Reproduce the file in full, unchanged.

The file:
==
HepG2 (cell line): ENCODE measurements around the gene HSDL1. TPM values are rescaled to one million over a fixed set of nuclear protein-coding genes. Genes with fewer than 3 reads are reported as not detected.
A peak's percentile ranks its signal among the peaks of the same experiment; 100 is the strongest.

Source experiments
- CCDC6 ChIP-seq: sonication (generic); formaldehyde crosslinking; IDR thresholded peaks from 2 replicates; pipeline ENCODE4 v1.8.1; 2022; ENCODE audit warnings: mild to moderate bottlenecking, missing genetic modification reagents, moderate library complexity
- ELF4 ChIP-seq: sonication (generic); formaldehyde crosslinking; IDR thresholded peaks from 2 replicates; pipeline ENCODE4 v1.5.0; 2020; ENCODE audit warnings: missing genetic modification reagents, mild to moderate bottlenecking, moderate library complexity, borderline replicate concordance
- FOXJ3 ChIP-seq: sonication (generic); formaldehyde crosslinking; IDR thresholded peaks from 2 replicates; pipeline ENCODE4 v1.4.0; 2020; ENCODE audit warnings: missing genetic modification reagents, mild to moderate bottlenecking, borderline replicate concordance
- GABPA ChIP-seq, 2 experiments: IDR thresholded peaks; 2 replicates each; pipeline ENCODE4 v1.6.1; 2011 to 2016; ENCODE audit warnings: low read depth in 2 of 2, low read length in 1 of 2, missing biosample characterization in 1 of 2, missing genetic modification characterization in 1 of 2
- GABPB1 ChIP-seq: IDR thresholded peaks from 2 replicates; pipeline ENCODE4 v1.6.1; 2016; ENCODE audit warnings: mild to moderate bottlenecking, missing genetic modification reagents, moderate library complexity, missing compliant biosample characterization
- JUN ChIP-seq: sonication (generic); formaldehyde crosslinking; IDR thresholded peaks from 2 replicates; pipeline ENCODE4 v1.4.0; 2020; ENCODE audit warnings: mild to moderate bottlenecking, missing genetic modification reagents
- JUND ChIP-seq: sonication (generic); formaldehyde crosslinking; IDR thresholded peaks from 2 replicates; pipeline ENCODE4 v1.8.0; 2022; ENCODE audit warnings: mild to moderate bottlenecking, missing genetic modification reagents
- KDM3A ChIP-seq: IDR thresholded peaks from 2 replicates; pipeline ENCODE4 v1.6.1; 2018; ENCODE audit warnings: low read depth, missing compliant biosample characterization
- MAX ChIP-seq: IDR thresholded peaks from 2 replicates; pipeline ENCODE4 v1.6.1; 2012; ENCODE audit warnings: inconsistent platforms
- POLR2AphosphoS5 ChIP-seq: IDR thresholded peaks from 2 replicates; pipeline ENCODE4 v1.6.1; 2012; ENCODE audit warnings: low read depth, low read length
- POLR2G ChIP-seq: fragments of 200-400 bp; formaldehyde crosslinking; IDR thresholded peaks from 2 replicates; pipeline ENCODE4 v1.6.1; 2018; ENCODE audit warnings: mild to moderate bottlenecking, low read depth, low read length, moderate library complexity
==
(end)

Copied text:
HepG2 (cell line): ENCODE measurements around the gene HSDL1. TPM values are rescaled to one million over a fixed set of nuclear protein-coding genes. Genes with fewer than 3 reads are reported as not detected.
A peak's percentile ranks its signal among the peaks of the same experiment; 100 is the strongest.

Source experiments
- CCDC6 ChIP-seq: sonication (generic); formaldehyde crosslinking; IDR thresholded peaks from 2 replicates; pipeline ENCODE4 v1.8.1; 2022; ENCODE audit warnings: mild to moderate bottlenecking, missing genetic modification reagents, moderate library complexity
- ELF4 ChIP-seq: sonication (generic); formaldehyde crosslinking; IDR thresholded peaks from 2 replicates; pipeline ENCODE4 v1.5.0; 2020; ENCODE audit warnings: missing genetic modification reagents, mild to moderate bottlenecking, moderate library complexity, borderline replicate concordance
- FOXJ3 ChIP-seq: sonication (generic); formaldehyde crosslinking; IDR thresholded peaks from 2 replicates; pipeline ENCODE4 v1.4.0; 2020; ENCODE audit warnings: missing genetic modification reagents, mild to moderate bottlenecking, borderline replicate concordance
- GABPA ChIP-seq, 2 experiments: IDR thresholded peaks; 2 replicates each; pipeline ENCODE4 v1.6.1; 2011 to 2016; ENCODE audit warnings: low read depth in 2 of 2, low read length in 1 of 2, missing biosample characterization in 1 of 2, missing genetic modification characterization in 1 of 2
- GABPB1 ChIP-seq: IDR thresholded peaks from 2 replicates; pipeline ENCODE4 v1.6.1; 2016; ENCODE audit warnings: mild to moderate bottlenecking, missing genetic modification reagents, moderate library complexity, missing compliant biosample characterization
- JUN ChIP-seq: sonication (generic); formaldehyde crosslinking; IDR thresholded peaks from 2 replicates; pipeline ENCODE4 v1.4.0; 2020; ENCODE audit warnings: mild to moderate bottlenecking, missing genetic modification reagents
- JUND ChIP-seq: sonication (generic); formaldehyde crosslinking; IDR thresholded peaks from 2 replicates; pipeline ENCODE4 v1.8.0; 2022; ENCODE audit warnings: mild to moderate bottlenecking, missing genetic modification reagents
- KDM3A ChIP-seq: IDR thresholded peaks from 2 replicates; pipeline ENCODE4 v1.6.1; 2018; ENCODE audit warnings: low read depth, missing compliant biosample characterization
- MAX ChIP-seq: IDR thresholded peaks from 2 replicates; pipeline ENCODE4 v1.6.1; 2012; ENCODE audit warnings: inconsistent platforms
- POLR2AphosphoS5 ChIP-seq: IDR thresholded peaks from 2 replicates; pipeline ENCODE4 v1.6.1; 2012; ENCODE audit warnings: low read depth, low read length
- POLR2G ChIP-seq: fragments of 200-400 bp; formaldehyde crosslinking; IDR thresholded peaks from 2 replicates; pipeline ENCODE4 v1.6.1; 2018; ENCODE audit warnings: mild to moderate bottlenecking, low read depth, low read length, moderate library complexity